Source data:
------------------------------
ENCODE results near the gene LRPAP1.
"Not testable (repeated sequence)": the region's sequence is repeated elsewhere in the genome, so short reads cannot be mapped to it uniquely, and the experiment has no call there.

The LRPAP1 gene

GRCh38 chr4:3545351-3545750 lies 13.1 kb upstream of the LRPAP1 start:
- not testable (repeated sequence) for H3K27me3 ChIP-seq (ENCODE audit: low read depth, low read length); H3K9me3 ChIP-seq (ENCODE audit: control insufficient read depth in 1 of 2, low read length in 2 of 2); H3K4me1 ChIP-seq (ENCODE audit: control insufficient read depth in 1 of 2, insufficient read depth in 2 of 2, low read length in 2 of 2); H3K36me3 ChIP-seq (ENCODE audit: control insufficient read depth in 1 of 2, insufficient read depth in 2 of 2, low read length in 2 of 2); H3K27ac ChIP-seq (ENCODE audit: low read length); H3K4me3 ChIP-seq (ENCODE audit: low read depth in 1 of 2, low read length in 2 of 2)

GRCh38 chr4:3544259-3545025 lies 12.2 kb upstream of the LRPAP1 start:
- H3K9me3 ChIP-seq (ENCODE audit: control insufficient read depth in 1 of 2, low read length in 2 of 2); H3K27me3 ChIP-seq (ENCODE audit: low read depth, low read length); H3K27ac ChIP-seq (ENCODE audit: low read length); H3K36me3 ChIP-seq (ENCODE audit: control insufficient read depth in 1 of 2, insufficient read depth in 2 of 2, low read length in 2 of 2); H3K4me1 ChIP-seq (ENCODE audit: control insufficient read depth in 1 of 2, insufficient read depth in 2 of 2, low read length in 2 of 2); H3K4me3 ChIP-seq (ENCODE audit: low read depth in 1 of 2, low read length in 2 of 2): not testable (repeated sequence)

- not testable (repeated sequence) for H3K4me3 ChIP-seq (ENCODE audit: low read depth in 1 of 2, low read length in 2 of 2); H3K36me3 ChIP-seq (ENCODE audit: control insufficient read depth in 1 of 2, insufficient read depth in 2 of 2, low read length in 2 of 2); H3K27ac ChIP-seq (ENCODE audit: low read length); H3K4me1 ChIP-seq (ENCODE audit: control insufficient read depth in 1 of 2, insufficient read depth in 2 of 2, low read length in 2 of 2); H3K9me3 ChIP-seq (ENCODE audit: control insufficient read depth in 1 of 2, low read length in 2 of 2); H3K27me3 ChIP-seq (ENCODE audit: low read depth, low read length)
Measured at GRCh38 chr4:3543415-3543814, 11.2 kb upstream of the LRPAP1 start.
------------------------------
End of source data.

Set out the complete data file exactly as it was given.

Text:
ENCODE results near the gene LRPAP1.
"Not testable (repeated sequence)": the region's sequence is repeated elsewhere in the genome, so short reads cannot be mapped to it uniquely, and the experiment has no call there.

The LRPAP1 gene

GRCh38 chr4:3545351-3545750 lies 13.1 kb upstream of the LRPAP1 start:
- not testable (repeated sequence) for H3K27me3 ChIP-seq (ENCODE audit: low read depth, low read length); H3K9me3 ChIP-seq (ENCODE audit: control insufficient read depth in 1 of 2, low read length in 2 of 2); H3K4me1 ChIP-seq (ENCODE audit: control insufficient read depth in 1 of 2, insufficient read depth in 2 of 2, low read length in 2 of 2); H3K36me3 ChIP-seq (ENCODE audit: control insufficient read depth in 1 of 2, insufficient read depth in 2 of 2, low read length in 2 of 2); H3K27ac ChIP-seq (ENCODE audit: low read length); H3K4me3 ChIP-seq (ENCODE audit: low read depth in 1 of 2, low read length in 2 of 2)

GRCh38 chr4:3544259-3545025 lies 12.2 kb upstream of the LRPAP1 start:
- H3K9me3 ChIP-seq (ENCODE audit: control insufficient read depth in 1 of 2, low read length in 2 of 2); H3K27me3 ChIP-seq (ENCODE audit: low read depth, low read length); H3K27ac ChIP-seq (ENCODE audit: low read length); H3K36me3 ChIP-seq (ENCODE audit: control insufficient read depth in 1 of 2, insufficient read depth in 2 of 2, low read length in 2 of 2); H3K4me1 ChIP-seq (ENCODE audit: control insufficient read depth in 1 of 2, insufficient read depth in 2 of 2, low read length in 2 of 2); H3K4me3 ChIP-seq (ENCODE audit: low read depth in 1 of 2, low read length in 2 of 2): not testable (repeated sequence)

- not testable (repeated sequence) for H3K4me3 ChIP-seq (ENCODE audit: low read depth in 1 of 2, low read length in 2 of 2); H3K36me3 ChIP-seq (ENCODE audit: control insufficient read depth in 1 of 2, insufficient read depth in 2 of 2, low read length in 2 of 2); H3K27ac ChIP-seq (ENCODE audit: low read length); H3K4me1 ChIP-seq (ENCODE audit: control insufficient read depth in 1 of 2, insufficient read depth in 2 of 2, low read length in 2 of 2); H3K9me3 ChIP-seq (ENCODE audit: control insufficient read depth in 1 of 2, low read length in 2 of 2); H3K27me3 ChIP-seq (ENCODE audit: low read depth, low read length)
Measured at GRCh38 chr4:3543415-3543814, 11.2 kb upstream of the LRPAP1 start.